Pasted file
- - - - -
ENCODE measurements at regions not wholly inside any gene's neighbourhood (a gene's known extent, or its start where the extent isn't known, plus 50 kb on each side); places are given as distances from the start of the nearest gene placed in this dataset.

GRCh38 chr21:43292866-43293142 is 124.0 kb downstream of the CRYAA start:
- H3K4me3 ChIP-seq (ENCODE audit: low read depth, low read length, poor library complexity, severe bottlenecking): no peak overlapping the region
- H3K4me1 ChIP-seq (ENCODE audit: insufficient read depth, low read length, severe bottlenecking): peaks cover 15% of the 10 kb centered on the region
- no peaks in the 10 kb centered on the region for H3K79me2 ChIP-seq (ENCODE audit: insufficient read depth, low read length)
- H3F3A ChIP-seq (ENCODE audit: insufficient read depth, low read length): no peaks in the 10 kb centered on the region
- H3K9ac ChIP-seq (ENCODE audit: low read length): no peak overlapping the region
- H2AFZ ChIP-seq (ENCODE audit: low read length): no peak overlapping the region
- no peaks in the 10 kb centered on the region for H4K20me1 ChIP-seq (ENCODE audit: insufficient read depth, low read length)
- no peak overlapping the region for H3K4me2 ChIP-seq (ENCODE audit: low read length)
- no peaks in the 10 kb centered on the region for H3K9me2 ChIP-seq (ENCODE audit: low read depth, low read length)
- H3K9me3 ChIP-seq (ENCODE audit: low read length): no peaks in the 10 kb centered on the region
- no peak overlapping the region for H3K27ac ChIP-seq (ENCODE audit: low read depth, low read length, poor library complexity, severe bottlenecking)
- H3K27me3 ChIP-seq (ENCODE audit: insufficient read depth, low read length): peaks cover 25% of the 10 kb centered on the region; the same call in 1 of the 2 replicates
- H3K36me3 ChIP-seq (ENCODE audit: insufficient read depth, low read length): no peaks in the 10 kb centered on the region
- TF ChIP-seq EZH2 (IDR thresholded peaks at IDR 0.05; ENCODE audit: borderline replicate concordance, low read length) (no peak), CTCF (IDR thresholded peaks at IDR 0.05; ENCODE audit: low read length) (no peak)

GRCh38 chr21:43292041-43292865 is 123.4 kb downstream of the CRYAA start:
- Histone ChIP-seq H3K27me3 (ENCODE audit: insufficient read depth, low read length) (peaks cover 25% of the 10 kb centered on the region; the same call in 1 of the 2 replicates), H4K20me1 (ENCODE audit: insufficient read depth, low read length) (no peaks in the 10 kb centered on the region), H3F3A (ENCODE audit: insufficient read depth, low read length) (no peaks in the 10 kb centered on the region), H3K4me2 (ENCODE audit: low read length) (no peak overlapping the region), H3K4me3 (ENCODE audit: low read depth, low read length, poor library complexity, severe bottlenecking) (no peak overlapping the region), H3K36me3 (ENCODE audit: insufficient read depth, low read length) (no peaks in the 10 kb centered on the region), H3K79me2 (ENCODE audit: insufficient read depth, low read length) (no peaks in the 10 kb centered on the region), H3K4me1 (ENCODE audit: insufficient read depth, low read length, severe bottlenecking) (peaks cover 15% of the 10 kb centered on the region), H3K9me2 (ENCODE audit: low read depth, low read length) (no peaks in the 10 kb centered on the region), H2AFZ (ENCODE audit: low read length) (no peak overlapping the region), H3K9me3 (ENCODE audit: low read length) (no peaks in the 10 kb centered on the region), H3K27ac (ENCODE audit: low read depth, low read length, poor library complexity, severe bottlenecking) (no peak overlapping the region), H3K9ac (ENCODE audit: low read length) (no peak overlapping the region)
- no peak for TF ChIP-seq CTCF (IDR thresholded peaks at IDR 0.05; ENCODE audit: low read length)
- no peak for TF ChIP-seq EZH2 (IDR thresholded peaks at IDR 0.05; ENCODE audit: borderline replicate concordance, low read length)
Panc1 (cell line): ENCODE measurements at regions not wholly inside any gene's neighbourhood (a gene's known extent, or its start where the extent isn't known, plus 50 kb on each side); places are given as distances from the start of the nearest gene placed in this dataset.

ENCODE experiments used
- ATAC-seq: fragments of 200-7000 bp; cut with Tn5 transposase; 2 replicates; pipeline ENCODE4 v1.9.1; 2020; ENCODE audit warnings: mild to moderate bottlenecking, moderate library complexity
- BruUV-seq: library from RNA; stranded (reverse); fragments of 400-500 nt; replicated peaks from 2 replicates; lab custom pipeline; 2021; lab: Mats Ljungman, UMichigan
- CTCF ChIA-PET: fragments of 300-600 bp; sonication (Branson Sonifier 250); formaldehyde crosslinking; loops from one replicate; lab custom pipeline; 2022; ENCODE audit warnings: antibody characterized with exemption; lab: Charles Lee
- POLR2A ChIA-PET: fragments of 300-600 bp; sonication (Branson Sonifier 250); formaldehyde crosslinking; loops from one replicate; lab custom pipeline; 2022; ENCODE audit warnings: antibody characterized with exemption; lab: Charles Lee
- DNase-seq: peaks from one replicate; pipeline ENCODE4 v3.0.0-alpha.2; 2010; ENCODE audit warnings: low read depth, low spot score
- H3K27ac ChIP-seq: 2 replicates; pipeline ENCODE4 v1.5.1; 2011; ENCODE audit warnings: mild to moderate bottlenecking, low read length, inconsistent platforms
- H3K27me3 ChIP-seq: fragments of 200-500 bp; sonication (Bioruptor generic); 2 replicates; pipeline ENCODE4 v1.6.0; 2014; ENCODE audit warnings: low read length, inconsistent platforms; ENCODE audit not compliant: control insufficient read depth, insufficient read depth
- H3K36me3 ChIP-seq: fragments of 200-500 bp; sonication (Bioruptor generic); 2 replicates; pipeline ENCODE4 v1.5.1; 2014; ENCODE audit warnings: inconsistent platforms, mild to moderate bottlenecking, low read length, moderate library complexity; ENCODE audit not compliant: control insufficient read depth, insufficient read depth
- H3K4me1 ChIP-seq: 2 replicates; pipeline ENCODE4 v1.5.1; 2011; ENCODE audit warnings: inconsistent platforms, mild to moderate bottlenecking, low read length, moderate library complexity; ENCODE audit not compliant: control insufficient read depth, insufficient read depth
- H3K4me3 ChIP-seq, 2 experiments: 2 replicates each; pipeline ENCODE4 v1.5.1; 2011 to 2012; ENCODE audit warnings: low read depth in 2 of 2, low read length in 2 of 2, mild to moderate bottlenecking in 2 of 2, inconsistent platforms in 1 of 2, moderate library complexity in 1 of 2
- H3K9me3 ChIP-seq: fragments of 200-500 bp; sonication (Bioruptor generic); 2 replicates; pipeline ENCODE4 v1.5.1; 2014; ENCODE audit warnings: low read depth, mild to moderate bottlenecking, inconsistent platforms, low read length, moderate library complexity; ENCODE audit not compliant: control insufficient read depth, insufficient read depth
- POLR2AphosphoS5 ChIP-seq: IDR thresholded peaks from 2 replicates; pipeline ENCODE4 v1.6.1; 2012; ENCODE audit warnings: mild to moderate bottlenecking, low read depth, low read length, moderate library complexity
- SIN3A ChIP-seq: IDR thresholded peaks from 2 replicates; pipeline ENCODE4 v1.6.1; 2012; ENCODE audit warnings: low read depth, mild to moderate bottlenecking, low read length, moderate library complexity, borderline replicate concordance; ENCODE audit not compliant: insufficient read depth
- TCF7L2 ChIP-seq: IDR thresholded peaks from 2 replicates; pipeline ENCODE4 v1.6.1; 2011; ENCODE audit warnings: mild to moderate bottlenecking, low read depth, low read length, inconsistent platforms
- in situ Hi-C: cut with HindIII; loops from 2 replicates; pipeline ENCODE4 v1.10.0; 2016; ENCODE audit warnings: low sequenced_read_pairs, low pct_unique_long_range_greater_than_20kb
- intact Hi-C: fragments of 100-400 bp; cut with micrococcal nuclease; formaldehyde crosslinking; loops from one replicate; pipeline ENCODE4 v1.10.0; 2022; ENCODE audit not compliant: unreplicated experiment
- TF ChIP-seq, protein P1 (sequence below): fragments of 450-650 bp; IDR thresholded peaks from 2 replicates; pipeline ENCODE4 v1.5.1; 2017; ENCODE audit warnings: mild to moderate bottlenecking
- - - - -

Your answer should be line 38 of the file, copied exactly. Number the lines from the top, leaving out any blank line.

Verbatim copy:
- intact Hi-C: fragments of 100-400 bp; cut with micrococcal nuclease; formaldehyde crosslinking; loops from one replicate; pipeline ENCODE4 v1.10.0; 2022; ENCODE audit not compliant: unreplicated experiment